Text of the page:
• For the purpose of encouraging non-profit senior care institutions, the government offers various ways for enterprises to acquire the land. In addition to the traditional land acquisition by invitation for tender, auction and listing, the investors may also


  • acquire the land by allocation[6] without going through the tender, auction and listing; or
  • use the land collectively owned by peasants[7].

Furthermore, In the scenario (a) above, non-profit senior care institutions are allowed to be changed into for-profit senior care institutions later, under which circumstances the allocated land such an institution has obtained can be changed into granted land by way of agreement with local government and paying the land grant premiums. The land grant premiums are required to be set on the basis of the market price and no less than the minimum land price of the region published by the local government[8], yet no public bidding process is required for the land during such transition.

Although these measures remain to be tested in practice, they indeed indicate more likelihood for private and foreign investors to acquire the land for senior care industry and also increase the diversity in manners of land acquisition.

Financial Incentives and Benefits

The underdevelopment of a market is, more often than not, attributable to some extent to the difficulty in financing in this sector. This is also the case to the senior care market in China. To change the situation, the government adopted many measures to facilitate the financing in senior care industry, but the most striking is the permission of mortgage to be created on the land acquired by leasing for senior care purposes, which apparently breaks through the old rules and offers a brand-new source of financing to investors, especially those in senior care industry.

Moreover, the government lends more financial incentives to these investors by reductions and exemption of taxes and fees and by provision of subsidies. First, it was expressly stipulated that the senior care institutions, for-profit ones and non-profit ones, may enjoy exemption from business taxes that would otherwise be levied on care services. Even more remarkable are the exemption from real estate taxes and urban land-use taxes for all non-profit senior care institutions, and exemption from income taxes for qualified non-profit senior care institutions. As to the administrative charges, the construction of for-profit senior care and medical institutions may be granted 50% reduction of such fees while the construction of non-profit ones may be given full exemption from the same. In addition, some of local governments (e.g. Beijing) have also decided to pay subsidies from local financial budgets to senior care institutions, for-profit or non-profit.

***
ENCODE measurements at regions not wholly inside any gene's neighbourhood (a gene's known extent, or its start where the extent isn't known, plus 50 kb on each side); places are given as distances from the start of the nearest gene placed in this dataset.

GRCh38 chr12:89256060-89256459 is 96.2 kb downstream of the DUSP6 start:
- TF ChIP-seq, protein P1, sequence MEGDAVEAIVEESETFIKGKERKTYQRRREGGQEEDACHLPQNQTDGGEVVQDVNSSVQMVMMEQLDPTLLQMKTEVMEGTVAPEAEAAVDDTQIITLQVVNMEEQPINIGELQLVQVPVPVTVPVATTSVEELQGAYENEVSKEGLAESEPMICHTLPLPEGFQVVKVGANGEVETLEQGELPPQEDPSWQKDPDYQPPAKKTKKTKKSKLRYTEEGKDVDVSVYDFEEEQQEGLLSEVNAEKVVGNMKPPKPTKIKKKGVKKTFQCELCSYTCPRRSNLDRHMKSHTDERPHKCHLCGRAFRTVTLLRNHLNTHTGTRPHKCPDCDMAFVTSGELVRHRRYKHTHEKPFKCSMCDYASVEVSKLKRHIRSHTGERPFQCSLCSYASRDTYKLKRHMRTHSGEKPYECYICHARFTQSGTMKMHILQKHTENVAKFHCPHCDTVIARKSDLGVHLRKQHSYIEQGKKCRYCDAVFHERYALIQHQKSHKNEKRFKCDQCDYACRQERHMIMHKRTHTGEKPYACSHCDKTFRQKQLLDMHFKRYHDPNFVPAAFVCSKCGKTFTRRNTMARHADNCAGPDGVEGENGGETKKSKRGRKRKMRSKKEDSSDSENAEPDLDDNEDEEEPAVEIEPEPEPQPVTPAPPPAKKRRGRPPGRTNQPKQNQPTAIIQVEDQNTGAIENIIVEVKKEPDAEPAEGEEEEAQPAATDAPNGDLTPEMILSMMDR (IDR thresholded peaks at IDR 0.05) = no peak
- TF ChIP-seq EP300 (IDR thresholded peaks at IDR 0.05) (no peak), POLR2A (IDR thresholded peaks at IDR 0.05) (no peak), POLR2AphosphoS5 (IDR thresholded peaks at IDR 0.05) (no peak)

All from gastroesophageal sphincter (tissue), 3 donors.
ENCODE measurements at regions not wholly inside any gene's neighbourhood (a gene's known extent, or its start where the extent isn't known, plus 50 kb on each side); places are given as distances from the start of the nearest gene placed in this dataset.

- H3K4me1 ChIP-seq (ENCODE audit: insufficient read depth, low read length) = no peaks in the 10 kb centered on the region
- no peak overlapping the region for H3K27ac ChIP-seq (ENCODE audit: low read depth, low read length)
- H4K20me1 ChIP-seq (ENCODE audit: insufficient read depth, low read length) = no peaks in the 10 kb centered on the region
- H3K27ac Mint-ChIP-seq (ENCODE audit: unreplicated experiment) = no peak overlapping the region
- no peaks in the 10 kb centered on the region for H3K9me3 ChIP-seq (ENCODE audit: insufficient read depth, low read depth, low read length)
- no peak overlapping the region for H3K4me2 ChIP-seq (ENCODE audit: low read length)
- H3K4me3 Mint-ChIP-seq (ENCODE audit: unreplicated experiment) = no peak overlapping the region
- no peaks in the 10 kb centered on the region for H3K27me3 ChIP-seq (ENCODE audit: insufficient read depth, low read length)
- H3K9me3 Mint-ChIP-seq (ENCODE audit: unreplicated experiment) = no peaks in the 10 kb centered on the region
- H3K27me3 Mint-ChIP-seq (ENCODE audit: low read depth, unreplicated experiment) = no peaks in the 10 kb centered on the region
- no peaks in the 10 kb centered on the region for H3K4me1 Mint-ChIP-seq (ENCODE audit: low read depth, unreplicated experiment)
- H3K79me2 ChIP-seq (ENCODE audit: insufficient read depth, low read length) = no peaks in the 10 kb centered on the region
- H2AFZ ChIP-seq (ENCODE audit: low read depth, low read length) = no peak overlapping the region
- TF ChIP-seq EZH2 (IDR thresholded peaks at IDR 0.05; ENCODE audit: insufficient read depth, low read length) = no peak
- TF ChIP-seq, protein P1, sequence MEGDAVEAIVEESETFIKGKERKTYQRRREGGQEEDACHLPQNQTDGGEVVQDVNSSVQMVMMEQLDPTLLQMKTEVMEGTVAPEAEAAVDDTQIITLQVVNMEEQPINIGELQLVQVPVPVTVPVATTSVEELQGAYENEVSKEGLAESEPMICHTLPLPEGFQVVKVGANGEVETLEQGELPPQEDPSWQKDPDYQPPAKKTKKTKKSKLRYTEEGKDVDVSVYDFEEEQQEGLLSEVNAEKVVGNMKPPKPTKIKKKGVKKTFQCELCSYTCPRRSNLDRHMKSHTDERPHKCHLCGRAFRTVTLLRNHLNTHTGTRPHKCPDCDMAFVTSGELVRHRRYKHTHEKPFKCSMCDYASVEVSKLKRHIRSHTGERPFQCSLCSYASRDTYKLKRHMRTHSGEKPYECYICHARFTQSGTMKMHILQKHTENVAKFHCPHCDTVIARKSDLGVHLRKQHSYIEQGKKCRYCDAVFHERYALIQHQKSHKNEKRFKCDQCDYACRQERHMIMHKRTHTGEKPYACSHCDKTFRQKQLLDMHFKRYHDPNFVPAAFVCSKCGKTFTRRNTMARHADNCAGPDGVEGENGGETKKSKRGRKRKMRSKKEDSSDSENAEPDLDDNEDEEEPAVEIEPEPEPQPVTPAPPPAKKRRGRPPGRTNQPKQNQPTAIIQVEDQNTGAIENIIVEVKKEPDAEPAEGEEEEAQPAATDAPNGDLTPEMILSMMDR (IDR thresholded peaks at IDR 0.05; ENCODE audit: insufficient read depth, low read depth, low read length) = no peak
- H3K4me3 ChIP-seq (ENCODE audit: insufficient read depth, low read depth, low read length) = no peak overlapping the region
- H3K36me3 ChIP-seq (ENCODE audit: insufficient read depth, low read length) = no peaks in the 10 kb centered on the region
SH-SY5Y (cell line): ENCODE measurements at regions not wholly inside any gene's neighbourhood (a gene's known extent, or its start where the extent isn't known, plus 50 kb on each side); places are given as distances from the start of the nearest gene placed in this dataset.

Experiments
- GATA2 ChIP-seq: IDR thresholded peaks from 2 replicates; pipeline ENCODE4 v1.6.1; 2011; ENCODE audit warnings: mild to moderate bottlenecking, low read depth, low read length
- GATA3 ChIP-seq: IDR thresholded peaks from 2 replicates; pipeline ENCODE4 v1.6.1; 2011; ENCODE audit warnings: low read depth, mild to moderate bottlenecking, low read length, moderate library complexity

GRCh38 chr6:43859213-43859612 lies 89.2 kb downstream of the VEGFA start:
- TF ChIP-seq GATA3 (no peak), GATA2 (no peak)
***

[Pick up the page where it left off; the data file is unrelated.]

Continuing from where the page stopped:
Top-level Chinese government has made great efforts to pave the way for private and foreign investors to step into the senior care industry of China. To this end, a wide variety of supportive rules and regulations are successively issued, ranging from incorporation procedures to land acquisition, from financing tools to tax exemption. Despite some implementation rules have not been issued, it is foreseeable the legal environment for private and foreign investors in the senior care industry of China will become more favourable.

[1] Sovereign China, “Foreigner Piety China’s Aging Population Creates Opportunities in Senior Care for Foreign Investors”, 1/2014, Business Journal of the German Chamber of Commerce in China, available at as of 12 February 2015.

[2] “State Council’s Various Opinions on Development of Senior Care Industry” issued by the State Council on 6 September 2013.

[3] The first foreign investor that established the foreign invested company in senior care industry in China is Cascade Healthcare. Alyssa Gerace for ALFA Update, “Senior Living in China: Big Barriers, Bigger Opportunity”, available at,-Bigger-Opportunity as of 12 February 2015.

[4] Under the current PRC law, the land is either state-owned land (“Guoyoutudi”) or land owned by rural collective economic organization (“Jititudi”). That being said, China has developed the concept of “land use right” (“Tudishiyongquan”) to effect the transfer of land between state-owned or private entities. Accordingly, the government on behalf of the state may allocate (“Huabo”) the land use right of a land lot to enterprises for zero consideration or grant (“Churang”) the land use right for the consideration of land grant premiums. The land used for profit-oriented purposes, such as retail, travel, office, industrial, residential, finance, entertainment and etc. shall be supplied in the form of land grant through a public bidding process (i.e. invitation for tender, auction and listing).

[5] ibid [3].

[6] ibid [4].

[7] ibid [4].

[8] This is pursuant to the “Regulation on Transfer of Land Use Right of State-owned Land by Agreement” issued by the Ministry of Land and Resources on 6 November 2013.